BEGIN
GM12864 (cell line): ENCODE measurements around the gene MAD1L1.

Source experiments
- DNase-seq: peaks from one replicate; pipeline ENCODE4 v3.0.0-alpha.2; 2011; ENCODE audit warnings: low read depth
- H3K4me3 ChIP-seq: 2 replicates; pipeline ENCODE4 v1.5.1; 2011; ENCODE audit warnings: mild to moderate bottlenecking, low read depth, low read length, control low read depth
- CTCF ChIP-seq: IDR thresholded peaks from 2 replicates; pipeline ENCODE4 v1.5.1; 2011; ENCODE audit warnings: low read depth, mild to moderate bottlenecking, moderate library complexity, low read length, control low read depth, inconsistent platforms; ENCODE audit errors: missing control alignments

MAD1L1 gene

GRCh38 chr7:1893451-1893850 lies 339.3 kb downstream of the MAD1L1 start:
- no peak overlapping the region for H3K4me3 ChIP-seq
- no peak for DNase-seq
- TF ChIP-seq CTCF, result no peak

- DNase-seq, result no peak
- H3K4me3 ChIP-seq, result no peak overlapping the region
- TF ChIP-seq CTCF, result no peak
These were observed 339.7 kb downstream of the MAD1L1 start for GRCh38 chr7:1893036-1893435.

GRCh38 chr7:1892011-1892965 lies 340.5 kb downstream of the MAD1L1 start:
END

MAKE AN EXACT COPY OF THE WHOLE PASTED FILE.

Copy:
GM12864 (cell line): ENCODE measurements around the gene MAD1L1.

Source experiments
- DNase-seq: peaks from one replicate; pipeline ENCODE4 v3.0.0-alpha.2; 2011; ENCODE audit warnings: low read depth
- H3K4me3 ChIP-seq: 2 replicates; pipeline ENCODE4 v1.5.1; 2011; ENCODE audit warnings: mild to moderate bottlenecking, low read depth, low read length, control low read depth
- CTCF ChIP-seq: IDR thresholded peaks from 2 replicates; pipeline ENCODE4 v1.5.1; 2011; ENCODE audit warnings: low read depth, mild to moderate bottlenecking, moderate library complexity, low read length, control low read depth, inconsistent platforms; ENCODE audit errors: missing control alignments

MAD1L1 gene

GRCh38 chr7:1893451-1893850 lies 339.3 kb downstream of the MAD1L1 start:
- no peak overlapping the region for H3K4me3 ChIP-seq
- no peak for DNase-seq
- TF ChIP-seq CTCF, result no peak

- DNase-seq, result no peak
- H3K4me3 ChIP-seq, result no peak overlapping the region
- TF ChIP-seq CTCF, result no peak
These were observed 339.7 kb downstream of the MAD1L1 start for GRCh38 chr7:1893036-1893435.

GRCh38 chr7:1892011-1892965 lies 340.5 kb downstream of the MAD1L1 start: